my($dev, $ino, $mode, $nlink, $uid, $gid, $rdev, $size, $atime, $mtime, $ctime, $blksize, $blocks) = stat($filename);

The names here refer to the parts of the stat structure, described in detail in the stat(2) manpage. Here is a quick summary of the important ones:

  • $dev and $ino
    The device number and inode number of the file. Together they make up a “license plate” for the file. Even if it has more than one name (hard link), the combination of device and inode numbers should always be unique.

  • $mode
    The set of permission bits for the file, and some other bits. If you’ve ever used the Unix command ls -l to get a detailed (long) file listing, you’ll see that each line of output starts with something like -rwxr-xr-x. The nine letters and hyphens of file permissions† correspond to the nine least-significant bits of $mode, which would, in this case, give the octal number 0755.

  • $nlink
    The number of (hard) links to the file or directory. This is the number of true names that the item has. This number is always 2 or more for directories and (usually) 1 for files.

  • $uid and $gid
    The numeric user ID and group ID showing the file’s ownership.

  • $size
    The size in bytes, as returned by the -s file test.

  • $atime, $mtime, and $ctime
    The three timestamps, but here they’re represented in the system’s timestamp format: a 32-bit number telling how many seconds have passed since the Epoch, an arbitrary starting point for measuring system time. On Unix systems and some others, the Epoch is the beginning of 1970 at midnight Universal Time, but the Epoch is different on some machines.

Invoking stat on the name of a symbolic link returns information on what the symbolic link points at, not information about the symbolic link itself (unless the link just hap- pens to be pointing at nothing currently accessible). If you need the (mostly useless) information about the symbolic link itself, use lstat rather than stat (which returns the same information in the same order). If the operand isn’t a symbolic link, lstat returns the same things that stat would.

Like the file tests, the operand of stat or lstat defaults to $_, meaning that the under- lying stat system call will be performed on the file named by the scalar variable $_.

The locatime Function

When you have a timestamp number (such as the ones from stat), it will typically look something like 1180630098. That’s not very useful for most humans, unless you need to compare two timestamps by subtracting. You may need to convert it to something human-readable, such as a string like Thu May 31 09:48:18 2007. Perl can do that with the localtime function in a scalar context:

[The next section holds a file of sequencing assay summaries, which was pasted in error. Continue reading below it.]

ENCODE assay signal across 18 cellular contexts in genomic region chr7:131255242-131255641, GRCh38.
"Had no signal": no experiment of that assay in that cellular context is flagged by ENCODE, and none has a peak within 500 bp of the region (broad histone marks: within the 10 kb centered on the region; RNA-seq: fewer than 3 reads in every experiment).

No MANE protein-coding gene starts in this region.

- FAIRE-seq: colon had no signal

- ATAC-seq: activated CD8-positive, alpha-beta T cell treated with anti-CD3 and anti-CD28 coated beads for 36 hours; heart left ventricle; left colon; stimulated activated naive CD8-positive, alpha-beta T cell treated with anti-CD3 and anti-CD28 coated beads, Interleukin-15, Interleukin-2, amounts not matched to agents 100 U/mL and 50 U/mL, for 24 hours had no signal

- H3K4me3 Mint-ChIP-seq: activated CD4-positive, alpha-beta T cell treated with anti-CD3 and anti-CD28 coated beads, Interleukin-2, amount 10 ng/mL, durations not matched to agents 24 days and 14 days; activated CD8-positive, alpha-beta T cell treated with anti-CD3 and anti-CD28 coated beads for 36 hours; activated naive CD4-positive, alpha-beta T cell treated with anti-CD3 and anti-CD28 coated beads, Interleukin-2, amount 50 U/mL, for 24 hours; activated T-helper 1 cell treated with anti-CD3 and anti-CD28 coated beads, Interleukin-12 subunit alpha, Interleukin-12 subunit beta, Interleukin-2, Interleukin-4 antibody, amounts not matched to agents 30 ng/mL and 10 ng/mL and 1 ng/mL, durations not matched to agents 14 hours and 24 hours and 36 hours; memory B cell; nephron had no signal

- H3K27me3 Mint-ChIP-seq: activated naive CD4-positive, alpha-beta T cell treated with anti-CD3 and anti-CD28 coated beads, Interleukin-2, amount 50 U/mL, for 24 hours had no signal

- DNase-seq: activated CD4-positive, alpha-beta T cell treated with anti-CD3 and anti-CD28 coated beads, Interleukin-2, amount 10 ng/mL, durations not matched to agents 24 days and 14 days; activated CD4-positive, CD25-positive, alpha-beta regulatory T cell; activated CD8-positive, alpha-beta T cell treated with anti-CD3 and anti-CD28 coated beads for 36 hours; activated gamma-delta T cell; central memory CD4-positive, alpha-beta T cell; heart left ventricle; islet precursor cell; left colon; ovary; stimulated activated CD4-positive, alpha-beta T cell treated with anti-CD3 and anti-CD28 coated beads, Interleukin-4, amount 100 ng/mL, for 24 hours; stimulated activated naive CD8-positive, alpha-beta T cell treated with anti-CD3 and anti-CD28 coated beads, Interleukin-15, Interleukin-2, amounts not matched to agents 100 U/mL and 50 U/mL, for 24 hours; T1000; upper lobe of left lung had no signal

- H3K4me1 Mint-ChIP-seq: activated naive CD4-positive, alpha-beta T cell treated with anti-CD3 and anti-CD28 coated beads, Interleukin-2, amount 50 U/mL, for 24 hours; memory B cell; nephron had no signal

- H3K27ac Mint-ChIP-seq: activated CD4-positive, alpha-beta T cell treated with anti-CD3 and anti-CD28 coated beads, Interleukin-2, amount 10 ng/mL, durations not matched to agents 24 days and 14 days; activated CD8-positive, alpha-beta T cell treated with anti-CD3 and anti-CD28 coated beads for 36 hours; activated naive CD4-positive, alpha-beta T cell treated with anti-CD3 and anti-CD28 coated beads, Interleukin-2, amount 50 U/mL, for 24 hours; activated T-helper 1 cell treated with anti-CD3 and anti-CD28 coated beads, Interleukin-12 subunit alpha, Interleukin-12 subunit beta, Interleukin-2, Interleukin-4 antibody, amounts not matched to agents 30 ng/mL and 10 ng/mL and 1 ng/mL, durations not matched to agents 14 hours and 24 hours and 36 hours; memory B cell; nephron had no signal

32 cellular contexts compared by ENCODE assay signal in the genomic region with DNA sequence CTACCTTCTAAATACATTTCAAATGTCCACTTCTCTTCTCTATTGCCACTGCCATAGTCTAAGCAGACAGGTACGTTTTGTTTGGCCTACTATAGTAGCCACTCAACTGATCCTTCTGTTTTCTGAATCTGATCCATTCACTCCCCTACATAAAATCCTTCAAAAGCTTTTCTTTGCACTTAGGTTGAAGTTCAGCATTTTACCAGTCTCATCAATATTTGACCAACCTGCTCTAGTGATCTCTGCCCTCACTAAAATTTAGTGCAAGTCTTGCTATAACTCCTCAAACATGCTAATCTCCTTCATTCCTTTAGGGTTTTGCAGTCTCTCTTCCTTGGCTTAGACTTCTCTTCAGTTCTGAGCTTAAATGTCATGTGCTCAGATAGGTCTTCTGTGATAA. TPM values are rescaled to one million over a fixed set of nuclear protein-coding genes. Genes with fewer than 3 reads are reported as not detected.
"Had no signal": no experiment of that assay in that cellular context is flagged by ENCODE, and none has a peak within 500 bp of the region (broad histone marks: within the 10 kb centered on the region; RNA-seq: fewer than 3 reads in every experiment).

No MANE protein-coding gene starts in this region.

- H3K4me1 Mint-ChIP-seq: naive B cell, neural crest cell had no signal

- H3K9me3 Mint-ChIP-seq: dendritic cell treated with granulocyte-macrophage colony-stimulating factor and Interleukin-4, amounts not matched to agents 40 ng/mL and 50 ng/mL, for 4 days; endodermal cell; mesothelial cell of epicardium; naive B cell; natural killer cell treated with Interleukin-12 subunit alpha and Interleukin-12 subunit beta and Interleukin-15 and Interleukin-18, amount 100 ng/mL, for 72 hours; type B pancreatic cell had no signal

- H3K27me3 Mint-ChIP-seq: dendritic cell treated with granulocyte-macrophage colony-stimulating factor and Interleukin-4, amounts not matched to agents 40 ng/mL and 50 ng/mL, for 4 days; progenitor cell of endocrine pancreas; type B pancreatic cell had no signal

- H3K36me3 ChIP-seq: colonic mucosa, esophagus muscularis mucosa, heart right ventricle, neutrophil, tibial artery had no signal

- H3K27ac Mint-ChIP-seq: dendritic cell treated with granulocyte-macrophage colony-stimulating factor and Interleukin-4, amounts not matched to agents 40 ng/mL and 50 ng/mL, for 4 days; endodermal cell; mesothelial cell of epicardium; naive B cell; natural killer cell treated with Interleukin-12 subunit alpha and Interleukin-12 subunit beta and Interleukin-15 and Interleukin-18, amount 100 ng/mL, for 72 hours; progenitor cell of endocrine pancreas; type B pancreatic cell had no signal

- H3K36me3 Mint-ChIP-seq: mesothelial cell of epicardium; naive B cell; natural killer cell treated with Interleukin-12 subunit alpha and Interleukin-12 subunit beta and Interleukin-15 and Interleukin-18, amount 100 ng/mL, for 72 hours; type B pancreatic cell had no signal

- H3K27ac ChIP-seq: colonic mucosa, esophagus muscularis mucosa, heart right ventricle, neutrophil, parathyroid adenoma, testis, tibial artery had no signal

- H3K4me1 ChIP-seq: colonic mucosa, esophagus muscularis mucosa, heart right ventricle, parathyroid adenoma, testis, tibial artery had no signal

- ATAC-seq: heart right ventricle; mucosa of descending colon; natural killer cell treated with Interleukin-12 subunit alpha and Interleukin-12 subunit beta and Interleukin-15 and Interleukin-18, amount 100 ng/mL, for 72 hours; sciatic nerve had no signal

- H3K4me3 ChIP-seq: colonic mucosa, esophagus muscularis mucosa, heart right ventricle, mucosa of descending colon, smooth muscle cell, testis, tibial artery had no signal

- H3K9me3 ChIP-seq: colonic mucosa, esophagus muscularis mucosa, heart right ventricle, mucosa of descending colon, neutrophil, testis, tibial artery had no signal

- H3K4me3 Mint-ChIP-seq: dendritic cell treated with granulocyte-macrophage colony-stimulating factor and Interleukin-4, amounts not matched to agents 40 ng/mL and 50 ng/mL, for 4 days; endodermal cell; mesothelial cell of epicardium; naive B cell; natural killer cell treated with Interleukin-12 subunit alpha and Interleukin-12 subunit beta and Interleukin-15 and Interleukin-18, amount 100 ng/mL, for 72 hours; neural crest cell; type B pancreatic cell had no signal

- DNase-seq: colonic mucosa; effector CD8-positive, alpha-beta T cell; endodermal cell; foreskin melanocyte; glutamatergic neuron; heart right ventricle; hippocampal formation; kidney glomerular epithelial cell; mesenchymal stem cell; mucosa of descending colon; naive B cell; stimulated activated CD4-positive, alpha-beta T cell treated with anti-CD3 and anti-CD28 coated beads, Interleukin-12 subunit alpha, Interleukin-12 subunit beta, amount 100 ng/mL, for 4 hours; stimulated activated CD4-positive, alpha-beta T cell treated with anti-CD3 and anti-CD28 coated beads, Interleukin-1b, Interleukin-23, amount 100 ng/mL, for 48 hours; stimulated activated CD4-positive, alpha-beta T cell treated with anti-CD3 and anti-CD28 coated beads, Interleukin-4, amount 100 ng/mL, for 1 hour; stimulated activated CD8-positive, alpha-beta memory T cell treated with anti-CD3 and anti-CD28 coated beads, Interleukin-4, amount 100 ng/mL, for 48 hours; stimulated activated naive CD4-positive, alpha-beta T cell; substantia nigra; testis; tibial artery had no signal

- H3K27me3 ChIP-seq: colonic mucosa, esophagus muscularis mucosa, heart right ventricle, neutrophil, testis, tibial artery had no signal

my $timestamp = 1180630098;
my $date = localtime $timestamp;

In a list context, localtime returns a list of numbers, several of which may not be quite what you’d expect:

my($sec, $min, $hour, $day, $mon, $year, $wday, $yday, $isdst) = localtime $timestamp;

The $mon is a month number, ranging from 0 to 11, which is handy as an index into an array of month names. The $year is the number of years since 1900, oddly enough, so add 1900 to get the real year number. The $wday ranges from 0 (for Sunday) through 6 (for Saturday), and the $yday is the day-of-the-year (ranging from 0 for January 1, through 364 or 365 for December 31).

There are two related functions that you’ll also find useful. The gmtime function is just the same as localtime, except that it returns the time in Universal Time (what we once called Greenwich Mean Time). If you need the current timestamp number from the system clock, just use the time function. Both localtime and gmtime default to using the current time value if you don’t supply a parameter:

my $now = gmtime; # Get the current universal timestamp as a string

Bitwise Operators

Using Bitstrings

All of the bitwise operators can work with bitstrings, as well as with integers. If the operands are integers, the result will be an integer. If any operand of a bitwise operator is a string, Perl will perform the operation on thatbitstring.Thatis,"\xAA" | "\x55"will give the string"\xFF".Note that these values are single-byte strings; the result is a byte with all eight bits set. Bitstrings may be arbitrarily long.